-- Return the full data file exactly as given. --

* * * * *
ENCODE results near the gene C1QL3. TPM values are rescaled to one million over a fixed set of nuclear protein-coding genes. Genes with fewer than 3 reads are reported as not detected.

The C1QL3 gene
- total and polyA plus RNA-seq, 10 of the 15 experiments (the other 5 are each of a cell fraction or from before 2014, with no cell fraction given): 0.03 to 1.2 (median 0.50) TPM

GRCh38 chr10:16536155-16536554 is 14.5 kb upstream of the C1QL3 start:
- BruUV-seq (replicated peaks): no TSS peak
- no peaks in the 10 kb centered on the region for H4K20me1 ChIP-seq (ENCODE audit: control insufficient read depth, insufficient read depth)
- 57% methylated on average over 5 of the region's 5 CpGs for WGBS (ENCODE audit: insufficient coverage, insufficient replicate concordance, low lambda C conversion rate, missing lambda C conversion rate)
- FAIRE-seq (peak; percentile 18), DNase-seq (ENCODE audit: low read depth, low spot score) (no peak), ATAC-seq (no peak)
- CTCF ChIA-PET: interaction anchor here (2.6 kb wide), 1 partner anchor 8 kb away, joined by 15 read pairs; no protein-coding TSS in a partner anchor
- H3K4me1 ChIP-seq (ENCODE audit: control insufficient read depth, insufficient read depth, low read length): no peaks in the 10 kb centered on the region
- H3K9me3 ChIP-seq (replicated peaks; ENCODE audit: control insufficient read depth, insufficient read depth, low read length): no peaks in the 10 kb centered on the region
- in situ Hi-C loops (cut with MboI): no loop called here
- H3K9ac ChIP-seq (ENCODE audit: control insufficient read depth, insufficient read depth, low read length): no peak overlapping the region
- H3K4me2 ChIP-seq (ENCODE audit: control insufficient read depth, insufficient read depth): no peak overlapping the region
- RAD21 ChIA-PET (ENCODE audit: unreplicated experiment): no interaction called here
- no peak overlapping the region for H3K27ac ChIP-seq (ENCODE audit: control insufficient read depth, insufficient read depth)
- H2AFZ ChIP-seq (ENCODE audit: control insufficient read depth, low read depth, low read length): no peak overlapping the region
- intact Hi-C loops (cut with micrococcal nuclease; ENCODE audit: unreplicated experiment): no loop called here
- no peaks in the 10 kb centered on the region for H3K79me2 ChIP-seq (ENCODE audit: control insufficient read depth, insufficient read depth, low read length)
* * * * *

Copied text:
ENCODE results near the gene C1QL3. TPM values are rescaled to one million over a fixed set of nuclear protein-coding genes. Genes with fewer than 3 reads are reported as not detected.

The C1QL3 gene
- total and polyA plus RNA-seq, 10 of the 15 experiments (the other 5 are each of a cell fraction or from before 2014, with no cell fraction given): 0.03 to 1.2 (median 0.50) TPM

GRCh38 chr10:16536155-16536554 is 14.5 kb upstream of the C1QL3 start:
- BruUV-seq (replicated peaks): no TSS peak
- no peaks in the 10 kb centered on the region for H4K20me1 ChIP-seq (ENCODE audit: control insufficient read depth, insufficient read depth)
- 57% methylated on average over 5 of the region's 5 CpGs for WGBS (ENCODE audit: insufficient coverage, insufficient replicate concordance, low lambda C conversion rate, missing lambda C conversion rate)
- FAIRE-seq (peak; percentile 18), DNase-seq (ENCODE audit: low read depth, low spot score) (no peak), ATAC-seq (no peak)
- CTCF ChIA-PET: interaction anchor here (2.6 kb wide), 1 partner anchor 8 kb away, joined by 15 read pairs; no protein-coding TSS in a partner anchor
- H3K4me1 ChIP-seq (ENCODE audit: control insufficient read depth, insufficient read depth, low read length): no peaks in the 10 kb centered on the region
- H3K9me3 ChIP-seq (replicated peaks; ENCODE audit: control insufficient read depth, insufficient read depth, low read length): no peaks in the 10 kb centered on the region
- in situ Hi-C loops (cut with MboI): no loop called here
- H3K9ac ChIP-seq (ENCODE audit: control insufficient read depth, insufficient read depth, low read length): no peak overlapping the region
- H3K4me2 ChIP-seq (ENCODE audit: control insufficient read depth, insufficient read depth): no peak overlapping the region
- RAD21 ChIA-PET (ENCODE audit: unreplicated experiment): no interaction called here
- no peak overlapping the region for H3K27ac ChIP-seq (ENCODE audit: control insufficient read depth, insufficient read depth)
- H2AFZ ChIP-seq (ENCODE audit: control insufficient read depth, low read depth, low read length): no peak overlapping the region
- intact Hi-C loops (cut with micrococcal nuclease; ENCODE audit: unreplicated experiment): no loop called here
- no peaks in the 10 kb centered on the region for H3K79me2 ChIP-seq (ENCODE audit: control insufficient read depth, insufficient read depth, low read length)